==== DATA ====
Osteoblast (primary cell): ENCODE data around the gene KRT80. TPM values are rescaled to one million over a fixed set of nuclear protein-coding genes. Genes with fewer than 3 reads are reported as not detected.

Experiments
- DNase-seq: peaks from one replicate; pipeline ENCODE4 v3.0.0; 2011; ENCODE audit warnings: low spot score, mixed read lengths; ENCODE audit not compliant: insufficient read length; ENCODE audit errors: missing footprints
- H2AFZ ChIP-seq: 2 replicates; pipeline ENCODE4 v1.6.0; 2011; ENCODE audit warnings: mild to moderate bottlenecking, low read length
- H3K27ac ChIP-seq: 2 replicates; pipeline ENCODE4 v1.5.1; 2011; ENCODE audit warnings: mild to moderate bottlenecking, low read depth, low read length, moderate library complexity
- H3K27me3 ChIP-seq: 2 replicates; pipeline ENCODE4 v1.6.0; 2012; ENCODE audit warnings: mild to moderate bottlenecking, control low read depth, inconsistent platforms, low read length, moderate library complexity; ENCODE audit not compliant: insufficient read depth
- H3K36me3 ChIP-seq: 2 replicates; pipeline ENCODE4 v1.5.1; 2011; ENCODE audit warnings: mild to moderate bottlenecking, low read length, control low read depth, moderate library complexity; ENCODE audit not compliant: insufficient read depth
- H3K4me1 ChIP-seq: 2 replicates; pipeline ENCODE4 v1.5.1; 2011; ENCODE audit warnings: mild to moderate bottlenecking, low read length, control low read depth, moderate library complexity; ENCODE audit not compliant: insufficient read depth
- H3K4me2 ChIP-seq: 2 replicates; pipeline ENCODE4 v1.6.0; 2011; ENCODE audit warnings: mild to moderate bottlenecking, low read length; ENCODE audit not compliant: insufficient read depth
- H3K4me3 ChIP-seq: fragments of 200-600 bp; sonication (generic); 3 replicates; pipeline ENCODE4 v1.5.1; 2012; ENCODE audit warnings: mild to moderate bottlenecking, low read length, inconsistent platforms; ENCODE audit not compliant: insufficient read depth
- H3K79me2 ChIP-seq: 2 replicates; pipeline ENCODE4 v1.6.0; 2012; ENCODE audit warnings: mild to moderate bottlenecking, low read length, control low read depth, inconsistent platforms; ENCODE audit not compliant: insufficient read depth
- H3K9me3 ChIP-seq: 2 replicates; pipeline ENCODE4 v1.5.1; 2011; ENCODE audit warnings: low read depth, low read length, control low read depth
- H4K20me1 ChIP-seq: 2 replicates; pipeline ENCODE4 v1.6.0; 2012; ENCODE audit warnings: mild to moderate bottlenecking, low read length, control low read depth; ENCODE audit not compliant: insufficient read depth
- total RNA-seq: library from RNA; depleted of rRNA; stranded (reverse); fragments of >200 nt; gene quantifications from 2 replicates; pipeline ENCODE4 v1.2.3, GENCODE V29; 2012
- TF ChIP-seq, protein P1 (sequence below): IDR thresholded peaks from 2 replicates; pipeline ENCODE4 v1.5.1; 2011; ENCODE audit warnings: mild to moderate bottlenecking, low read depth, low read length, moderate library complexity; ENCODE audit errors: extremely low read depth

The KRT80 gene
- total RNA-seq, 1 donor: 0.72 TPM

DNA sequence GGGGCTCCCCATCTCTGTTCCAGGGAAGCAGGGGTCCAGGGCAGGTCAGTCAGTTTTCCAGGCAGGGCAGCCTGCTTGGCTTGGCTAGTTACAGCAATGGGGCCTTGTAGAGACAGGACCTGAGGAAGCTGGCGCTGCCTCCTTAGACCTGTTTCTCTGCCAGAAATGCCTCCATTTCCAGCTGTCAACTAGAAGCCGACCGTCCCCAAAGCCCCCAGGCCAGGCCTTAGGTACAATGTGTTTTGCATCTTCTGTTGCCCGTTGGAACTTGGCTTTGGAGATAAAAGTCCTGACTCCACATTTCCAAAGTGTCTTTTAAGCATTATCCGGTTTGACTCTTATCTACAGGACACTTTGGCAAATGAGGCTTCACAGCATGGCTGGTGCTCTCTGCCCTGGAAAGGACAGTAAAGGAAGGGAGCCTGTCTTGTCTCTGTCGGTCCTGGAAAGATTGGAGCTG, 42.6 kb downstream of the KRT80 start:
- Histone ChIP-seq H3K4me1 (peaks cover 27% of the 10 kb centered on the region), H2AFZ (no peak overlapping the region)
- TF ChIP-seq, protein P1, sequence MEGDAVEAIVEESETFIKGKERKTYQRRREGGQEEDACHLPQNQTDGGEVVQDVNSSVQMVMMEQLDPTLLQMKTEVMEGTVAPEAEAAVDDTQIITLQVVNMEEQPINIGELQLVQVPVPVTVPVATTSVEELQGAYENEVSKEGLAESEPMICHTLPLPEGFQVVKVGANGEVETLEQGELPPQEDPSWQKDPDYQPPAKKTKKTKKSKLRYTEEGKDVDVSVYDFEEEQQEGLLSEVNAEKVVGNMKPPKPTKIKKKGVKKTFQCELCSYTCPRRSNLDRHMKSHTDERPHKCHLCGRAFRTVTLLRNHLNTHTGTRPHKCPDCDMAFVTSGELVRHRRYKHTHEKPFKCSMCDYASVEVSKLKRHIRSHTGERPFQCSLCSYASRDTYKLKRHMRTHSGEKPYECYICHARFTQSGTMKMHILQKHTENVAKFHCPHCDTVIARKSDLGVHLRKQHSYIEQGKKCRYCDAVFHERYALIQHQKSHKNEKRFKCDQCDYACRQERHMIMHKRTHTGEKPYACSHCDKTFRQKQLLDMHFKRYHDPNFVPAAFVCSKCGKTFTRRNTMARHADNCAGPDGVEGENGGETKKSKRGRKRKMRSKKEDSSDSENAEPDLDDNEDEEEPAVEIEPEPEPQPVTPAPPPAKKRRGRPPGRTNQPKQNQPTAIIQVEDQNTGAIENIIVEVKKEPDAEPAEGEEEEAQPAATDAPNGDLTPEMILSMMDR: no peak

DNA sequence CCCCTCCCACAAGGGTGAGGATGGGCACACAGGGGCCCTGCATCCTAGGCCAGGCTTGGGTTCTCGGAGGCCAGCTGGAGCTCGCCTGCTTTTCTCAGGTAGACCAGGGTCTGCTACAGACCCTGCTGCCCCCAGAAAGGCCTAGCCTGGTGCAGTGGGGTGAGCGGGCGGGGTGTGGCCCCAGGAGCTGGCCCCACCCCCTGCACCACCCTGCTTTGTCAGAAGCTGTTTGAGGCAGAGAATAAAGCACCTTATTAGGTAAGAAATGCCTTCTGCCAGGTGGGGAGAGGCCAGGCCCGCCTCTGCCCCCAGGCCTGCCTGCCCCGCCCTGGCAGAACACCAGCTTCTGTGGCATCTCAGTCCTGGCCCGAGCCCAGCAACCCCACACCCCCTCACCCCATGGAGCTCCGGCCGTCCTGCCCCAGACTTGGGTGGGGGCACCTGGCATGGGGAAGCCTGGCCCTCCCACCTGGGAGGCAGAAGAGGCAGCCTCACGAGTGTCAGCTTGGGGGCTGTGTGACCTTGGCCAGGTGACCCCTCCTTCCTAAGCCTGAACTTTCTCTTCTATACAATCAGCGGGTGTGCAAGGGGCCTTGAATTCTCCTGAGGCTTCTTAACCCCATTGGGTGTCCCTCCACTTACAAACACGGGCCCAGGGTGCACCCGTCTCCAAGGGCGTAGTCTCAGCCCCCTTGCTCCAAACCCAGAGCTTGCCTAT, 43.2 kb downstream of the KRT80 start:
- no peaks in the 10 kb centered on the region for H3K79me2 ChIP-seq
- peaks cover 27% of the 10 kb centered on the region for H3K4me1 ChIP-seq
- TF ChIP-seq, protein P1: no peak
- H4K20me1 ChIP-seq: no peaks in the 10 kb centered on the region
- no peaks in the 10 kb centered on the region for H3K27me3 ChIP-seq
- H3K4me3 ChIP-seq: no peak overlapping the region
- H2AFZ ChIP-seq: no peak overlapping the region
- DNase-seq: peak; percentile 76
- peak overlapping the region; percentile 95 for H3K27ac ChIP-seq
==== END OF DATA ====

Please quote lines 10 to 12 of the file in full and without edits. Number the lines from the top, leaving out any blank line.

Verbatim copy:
- H3K4me3 ChIP-seq: fragments of 200-600 bp; sonication (generic); 3 replicates; pipeline ENCODE4 v1.5.1; 2012; ENCODE audit warnings: mild to moderate bottlenecking, low read length, inconsistent platforms; ENCODE audit not compliant: insufficient read depth
- H3K79me2 ChIP-seq: 2 replicates; pipeline ENCODE4 v1.6.0; 2012; ENCODE audit warnings: mild to moderate bottlenecking, low read length, control low read depth, inconsistent platforms; ENCODE audit not compliant: insufficient read depth
- H3K9me3 ChIP-seq: 2 replicates; pipeline ENCODE4 v1.5.1; 2011; ENCODE audit warnings: low read depth, low read length, control low read depth